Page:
The faux kind, on the other hand, was treated with an eye-roll (at best) and with derision at worst. “At all times, imitation fur is a dangerous investment,” one fashion publication wrote in 1913 about the garment. While others meant that it was, “only a substitute for fur and will not be largely used by fastidious women.”
The anti-fur movement began during the early ‘70s, when animal rights’ activists began to target the fur industry and its damaging effects on animals’ lives. Ad campaigns were published condemning the use of real fur, starring Hollywood A-listers Doris Day, Amanda Blake, and Mary Taylor More all clad in faux fur leopard coats. While the message and faux fur both gained traction, it failed to achieve mainstream acceptance.
“A stigma of negativity surrounded faux fur thirty years ago,” Salyers says. “Though the first faux fur coat I made and wore in New York was beautiful by any standard, the average person lacked the confidence to admit to preferring faux.”
In the ‘90s, however, the supermodels came on board–and with that, the attention. In an infamous campaign run by PETA, a star-studded slew of supers’ including Naomi Campbell and Christy Turlington posed nude alongside the slogan “We’d rather go naked than wear real fur.”
“As celebrities became customers and as Broadway, TV and movie costume designers began using [fake furs] attitudes changed.” Salyers says, adding that: “It was validation for the rest of us to choose faux over animal.”
Real fur tapped into the core of fashion’s bad conscience back then and as designer after designer continues to opt out, real fur’s reputation resembles that of the plague. The message is simple: stay away from it.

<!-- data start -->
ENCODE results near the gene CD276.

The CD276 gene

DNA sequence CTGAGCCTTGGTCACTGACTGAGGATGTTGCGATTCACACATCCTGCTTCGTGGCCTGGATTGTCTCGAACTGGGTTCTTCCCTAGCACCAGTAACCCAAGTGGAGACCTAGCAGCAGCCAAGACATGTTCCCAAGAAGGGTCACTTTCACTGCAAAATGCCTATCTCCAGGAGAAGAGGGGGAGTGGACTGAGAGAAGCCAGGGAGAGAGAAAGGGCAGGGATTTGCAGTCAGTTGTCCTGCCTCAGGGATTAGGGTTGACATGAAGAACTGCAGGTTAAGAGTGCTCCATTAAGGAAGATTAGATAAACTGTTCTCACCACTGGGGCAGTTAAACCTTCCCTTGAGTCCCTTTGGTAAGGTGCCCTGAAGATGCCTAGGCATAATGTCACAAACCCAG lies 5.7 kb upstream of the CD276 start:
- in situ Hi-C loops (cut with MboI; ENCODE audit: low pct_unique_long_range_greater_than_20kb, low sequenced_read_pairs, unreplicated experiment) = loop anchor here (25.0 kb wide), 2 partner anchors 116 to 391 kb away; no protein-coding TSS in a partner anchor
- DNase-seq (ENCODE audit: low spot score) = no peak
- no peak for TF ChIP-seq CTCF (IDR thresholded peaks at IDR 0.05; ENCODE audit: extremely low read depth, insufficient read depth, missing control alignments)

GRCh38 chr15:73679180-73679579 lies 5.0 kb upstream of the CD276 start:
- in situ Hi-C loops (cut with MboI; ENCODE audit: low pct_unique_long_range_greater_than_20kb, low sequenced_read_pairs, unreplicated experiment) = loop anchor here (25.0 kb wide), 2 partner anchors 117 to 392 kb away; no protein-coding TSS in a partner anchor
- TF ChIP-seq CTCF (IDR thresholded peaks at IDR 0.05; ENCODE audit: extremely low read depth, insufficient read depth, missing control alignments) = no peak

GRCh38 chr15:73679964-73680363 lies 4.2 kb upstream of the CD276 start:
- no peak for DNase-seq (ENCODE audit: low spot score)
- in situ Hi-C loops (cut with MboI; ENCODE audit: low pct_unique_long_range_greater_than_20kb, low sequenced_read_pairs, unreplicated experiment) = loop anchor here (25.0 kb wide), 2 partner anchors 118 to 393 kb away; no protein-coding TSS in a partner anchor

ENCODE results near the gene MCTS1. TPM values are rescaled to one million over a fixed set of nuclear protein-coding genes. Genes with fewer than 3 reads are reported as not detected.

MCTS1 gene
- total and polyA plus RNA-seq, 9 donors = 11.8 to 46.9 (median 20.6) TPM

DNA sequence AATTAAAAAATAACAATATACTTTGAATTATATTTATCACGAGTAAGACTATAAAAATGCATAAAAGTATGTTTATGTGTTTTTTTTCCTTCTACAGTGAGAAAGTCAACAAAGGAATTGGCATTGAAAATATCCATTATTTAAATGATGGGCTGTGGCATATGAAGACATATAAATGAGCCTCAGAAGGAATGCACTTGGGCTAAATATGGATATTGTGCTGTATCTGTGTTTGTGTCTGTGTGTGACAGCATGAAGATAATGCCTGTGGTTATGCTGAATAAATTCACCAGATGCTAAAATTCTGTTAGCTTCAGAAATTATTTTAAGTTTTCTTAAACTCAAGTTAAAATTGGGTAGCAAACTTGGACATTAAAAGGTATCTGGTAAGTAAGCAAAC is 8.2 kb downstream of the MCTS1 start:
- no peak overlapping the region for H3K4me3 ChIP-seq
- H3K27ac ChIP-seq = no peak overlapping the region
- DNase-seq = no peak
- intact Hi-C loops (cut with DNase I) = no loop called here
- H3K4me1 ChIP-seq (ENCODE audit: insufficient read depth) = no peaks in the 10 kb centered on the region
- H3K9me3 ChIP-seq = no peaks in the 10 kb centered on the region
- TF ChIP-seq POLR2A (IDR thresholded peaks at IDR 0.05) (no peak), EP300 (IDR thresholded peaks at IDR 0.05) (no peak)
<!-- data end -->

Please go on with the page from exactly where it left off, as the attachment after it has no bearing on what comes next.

All the while, in what may seem like a world turned upside down, the real fur industry is launching campaigns–reminiscent in assertiveness to those once run by PETA and other animal rights’ organizations–which claim case for fur as a natural and sustainable product. Recent such campaigns have featured fur from Oscar de la Renta, Fendi, Carolina Herrera, Elie Saab, and others.
“I am convinced we can show that fur is about high welfare, with the new standard called Furmark, which is truly sustainable,” Oaten adds. “This is the reassurance consumers need to keep buying fur.” [Ed.note: Furmark is a certification and traceability program that assures sustainability, animal welfare, and dyeing/dressing of fur.]
But is there a way to meet halfway, to neither hurt our favorite furry animals, or the environment surrounding us? One fashion brand that is on its way, is Swedish House of Dagmar, which launched its “animal friendly furs” in 2014; utilizing a technique where the fur is shaved off the animal, and then woven into a fabric base.
“[It is] essentially the same as making a wig or a wool sweater,” co-founder Sofia Wallenstam tells CR, adding that this process (which is biodegradable) is both, “gentler on the environment” yet doesn’t harm the animals in the process.
A consensus is likely not to reached anytime soon on an issue as polarizing and two-sided as using animal fur. One option is to not wear fur at all–neither the real nor the faux kind, or to inherit an old one.
“Invest in the highest quality used faux fur coat you can find. Wear it as long as possible and pass it down to your granddaughter,” Wallenstam says. “It’s really a shame that a lot of brands are moving on to using polyester and other synthetic fibers, because [they have] such a harmful effect on the environment,” she says. “Hopefully we’ll see more animal friendly fur in the future.”END